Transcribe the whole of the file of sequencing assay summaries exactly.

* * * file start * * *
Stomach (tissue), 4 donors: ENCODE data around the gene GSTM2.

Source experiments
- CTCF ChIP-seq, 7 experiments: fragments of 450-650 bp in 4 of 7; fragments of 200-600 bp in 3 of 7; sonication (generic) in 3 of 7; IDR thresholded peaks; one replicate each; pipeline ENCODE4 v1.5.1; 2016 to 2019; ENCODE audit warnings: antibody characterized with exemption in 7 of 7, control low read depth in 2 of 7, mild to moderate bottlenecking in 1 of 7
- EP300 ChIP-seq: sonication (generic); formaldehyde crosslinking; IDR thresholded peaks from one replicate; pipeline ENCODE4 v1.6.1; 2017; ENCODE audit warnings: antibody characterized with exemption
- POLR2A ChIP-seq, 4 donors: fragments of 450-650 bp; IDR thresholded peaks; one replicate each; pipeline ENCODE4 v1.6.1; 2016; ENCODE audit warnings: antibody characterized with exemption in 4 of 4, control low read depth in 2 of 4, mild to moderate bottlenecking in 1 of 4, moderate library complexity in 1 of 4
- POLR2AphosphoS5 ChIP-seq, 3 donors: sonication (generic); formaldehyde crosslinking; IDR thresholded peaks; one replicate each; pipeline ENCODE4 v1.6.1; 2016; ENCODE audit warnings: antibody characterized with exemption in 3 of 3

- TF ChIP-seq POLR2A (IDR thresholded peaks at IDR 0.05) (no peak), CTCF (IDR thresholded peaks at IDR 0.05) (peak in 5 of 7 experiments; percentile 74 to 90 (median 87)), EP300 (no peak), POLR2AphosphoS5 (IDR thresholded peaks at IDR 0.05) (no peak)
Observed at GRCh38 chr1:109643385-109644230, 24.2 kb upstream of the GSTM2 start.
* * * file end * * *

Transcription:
Stomach (tissue), 4 donors: ENCODE data around the gene GSTM2.

Source experiments
- CTCF ChIP-seq, 7 experiments: fragments of 450-650 bp in 4 of 7; fragments of 200-600 bp in 3 of 7; sonication (generic) in 3 of 7; IDR thresholded peaks; one replicate each; pipeline ENCODE4 v1.5.1; 2016 to 2019; ENCODE audit warnings: antibody characterized with exemption in 7 of 7, control low read depth in 2 of 7, mild to moderate bottlenecking in 1 of 7
- EP300 ChIP-seq: sonication (generic); formaldehyde crosslinking; IDR thresholded peaks from one replicate; pipeline ENCODE4 v1.6.1; 2017; ENCODE audit warnings: antibody characterized with exemption
- POLR2A ChIP-seq, 4 donors: fragments of 450-650 bp; IDR thresholded peaks; one replicate each; pipeline ENCODE4 v1.6.1; 2016; ENCODE audit warnings: antibody characterized with exemption in 4 of 4, control low read depth in 2 of 4, mild to moderate bottlenecking in 1 of 4, moderate library complexity in 1 of 4
- POLR2AphosphoS5 ChIP-seq, 3 donors: sonication (generic); formaldehyde crosslinking; IDR thresholded peaks; one replicate each; pipeline ENCODE4 v1.6.1; 2016; ENCODE audit warnings: antibody characterized with exemption in 3 of 3

- TF ChIP-seq POLR2A (IDR thresholded peaks at IDR 0.05) (no peak), CTCF (IDR thresholded peaks at IDR 0.05) (peak in 5 of 7 experiments; percentile 74 to 90 (median 87)), EP300 (no peak), POLR2AphosphoS5 (IDR thresholded peaks at IDR 0.05) (no peak)
Observed at GRCh38 chr1:109643385-109644230, 24.2 kb upstream of the GSTM2 start.